Computational Neuroimaging for Personalised Psychiatry – PHRT
Computational Neuroimaging for Personalised Psychiatry
For psychiatric diseases, diagnosis, management and treatment are all currently symptom-based. What are urgently needed are techniques that are sensitive, in individual patients, to the different underlying mechanisms that give rise to similar symptoms. The goal of this Transition Postdoc Fellowship is to develop personalised psychiatry techniques that are able to predict the clinical development of psychiatric disorders from a single baseline neuroimaging dataset, for a time span of up to several years.
The aim of this project is to predict the progression of depression and schizophrenia in individual patients using neuroimaging data. Our focus for this ‘personalised psychiatry’ approach is on combining the advanced computational models of brain function developed and used at the Translational Neuromodeling Unit with modern machine learning techniques. The advantage of basing this approach on computational models is that, by virtue of their reduction of the neuroimaging data to a small number of informative mechanistic parameters, they should make our predictions more accurate, more interpretable and better suited for treatment guidance.
Clinical management of psychiatric disorders is hindered by the fact that a patient’s symptoms are typically poor predictors of either the likely progression of the disorder, or the response to treatment. This Transition Postdoc Fellowship aims to develop techniques, based on computational models of neuroimaging data that may ultimately improve the quality of the information available to clinicians. Furthermore, the aim is that this approach generates interpretable representations of brain structure and function, which would facilitate the integration of neuroimaging data with multi-omic datasets as, for example, collected by the Swiss Personalised Health Network (SPHN).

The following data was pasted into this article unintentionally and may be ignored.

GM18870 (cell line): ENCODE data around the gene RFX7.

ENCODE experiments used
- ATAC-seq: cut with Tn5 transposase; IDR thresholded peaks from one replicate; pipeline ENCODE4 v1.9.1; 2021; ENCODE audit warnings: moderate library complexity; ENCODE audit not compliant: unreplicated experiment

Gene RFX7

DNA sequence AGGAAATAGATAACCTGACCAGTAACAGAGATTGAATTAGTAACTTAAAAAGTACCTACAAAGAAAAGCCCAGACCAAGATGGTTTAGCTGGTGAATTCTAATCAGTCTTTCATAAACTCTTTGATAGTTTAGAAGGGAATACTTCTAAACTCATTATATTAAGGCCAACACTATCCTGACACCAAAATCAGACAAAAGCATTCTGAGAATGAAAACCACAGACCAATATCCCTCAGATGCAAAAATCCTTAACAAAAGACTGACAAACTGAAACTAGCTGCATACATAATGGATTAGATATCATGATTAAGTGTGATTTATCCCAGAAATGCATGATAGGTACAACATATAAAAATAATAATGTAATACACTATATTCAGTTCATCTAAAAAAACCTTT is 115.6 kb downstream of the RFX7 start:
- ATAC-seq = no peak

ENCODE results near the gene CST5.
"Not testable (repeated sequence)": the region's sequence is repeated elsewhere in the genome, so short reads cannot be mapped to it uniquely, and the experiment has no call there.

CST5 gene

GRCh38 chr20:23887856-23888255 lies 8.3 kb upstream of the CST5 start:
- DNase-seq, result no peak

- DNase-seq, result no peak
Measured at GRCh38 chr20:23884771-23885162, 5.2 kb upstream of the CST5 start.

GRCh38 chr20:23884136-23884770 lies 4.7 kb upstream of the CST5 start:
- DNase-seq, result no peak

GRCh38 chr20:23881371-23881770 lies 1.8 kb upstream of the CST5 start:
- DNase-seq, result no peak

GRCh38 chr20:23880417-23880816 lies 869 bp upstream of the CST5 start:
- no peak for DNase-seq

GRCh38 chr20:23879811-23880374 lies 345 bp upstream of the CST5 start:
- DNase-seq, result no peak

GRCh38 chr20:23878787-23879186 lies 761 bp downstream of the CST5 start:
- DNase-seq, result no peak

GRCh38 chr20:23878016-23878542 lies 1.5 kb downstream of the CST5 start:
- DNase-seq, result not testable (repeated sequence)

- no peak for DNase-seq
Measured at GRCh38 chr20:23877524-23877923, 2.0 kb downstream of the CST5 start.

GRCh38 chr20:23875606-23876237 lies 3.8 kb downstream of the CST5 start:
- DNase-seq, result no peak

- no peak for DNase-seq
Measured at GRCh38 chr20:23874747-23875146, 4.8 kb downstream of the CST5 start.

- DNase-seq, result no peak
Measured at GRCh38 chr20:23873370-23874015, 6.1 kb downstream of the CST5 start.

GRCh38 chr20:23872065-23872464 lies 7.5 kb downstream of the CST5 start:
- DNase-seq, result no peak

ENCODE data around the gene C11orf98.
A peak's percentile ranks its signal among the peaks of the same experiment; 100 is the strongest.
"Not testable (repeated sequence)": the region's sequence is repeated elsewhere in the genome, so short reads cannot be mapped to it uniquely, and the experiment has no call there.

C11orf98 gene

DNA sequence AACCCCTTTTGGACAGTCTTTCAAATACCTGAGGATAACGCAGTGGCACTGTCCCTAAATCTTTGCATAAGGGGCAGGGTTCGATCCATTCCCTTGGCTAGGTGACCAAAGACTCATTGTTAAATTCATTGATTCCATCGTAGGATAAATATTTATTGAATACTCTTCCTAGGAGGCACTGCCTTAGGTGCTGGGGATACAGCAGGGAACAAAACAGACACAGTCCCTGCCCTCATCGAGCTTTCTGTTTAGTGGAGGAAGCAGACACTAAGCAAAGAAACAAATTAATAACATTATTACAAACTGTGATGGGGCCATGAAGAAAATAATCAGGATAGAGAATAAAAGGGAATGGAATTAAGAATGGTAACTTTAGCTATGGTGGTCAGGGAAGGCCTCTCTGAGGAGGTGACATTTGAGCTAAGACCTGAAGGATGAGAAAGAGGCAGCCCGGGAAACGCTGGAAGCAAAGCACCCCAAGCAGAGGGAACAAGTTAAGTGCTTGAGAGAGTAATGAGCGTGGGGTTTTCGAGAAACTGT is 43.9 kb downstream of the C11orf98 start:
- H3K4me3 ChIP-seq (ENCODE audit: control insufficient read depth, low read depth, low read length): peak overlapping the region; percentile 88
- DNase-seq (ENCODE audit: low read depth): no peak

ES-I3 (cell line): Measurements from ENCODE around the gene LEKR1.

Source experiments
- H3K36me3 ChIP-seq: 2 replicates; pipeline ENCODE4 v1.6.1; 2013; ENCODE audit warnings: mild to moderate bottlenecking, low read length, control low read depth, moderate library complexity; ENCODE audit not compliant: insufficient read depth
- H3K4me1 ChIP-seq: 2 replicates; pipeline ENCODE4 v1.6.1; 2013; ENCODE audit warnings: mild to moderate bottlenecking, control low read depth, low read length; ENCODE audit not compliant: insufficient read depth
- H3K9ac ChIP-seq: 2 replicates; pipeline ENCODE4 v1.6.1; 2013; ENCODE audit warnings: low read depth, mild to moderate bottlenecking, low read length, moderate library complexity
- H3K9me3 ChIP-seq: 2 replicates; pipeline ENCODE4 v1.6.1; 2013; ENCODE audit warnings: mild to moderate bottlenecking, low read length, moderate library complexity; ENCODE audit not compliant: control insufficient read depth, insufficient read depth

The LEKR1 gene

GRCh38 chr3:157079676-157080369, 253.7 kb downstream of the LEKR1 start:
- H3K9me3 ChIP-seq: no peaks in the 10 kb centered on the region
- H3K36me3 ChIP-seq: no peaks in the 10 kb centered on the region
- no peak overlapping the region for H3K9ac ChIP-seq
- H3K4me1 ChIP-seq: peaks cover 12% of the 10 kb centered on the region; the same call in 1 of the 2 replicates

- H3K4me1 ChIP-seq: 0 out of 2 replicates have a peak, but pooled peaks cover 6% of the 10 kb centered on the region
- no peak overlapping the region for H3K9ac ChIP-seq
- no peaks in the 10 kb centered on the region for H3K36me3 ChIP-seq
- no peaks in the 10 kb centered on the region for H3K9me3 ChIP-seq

Modern neuroimaging techniques, by virtue of their non-invasive, multi-modal nature, have the potential to transform the clinical management of psychiatric and neurological disorders. However, despite their obvious promise, progress towards a personalised medicine framework has been slow, with limited clinical impact. For example, there are, as yet, no established methods that are able to predict the clinical progression of psychiatric disorders from a set of baseline measurements, despite the obvious benefits it would afford in terms of more informed choices about disease management and treatment.
Transition Postdoc Fellowship Project
Dr. Samuel Harrison
Translational Neuromodeling Unit, ETH Zürich & Universität Zürich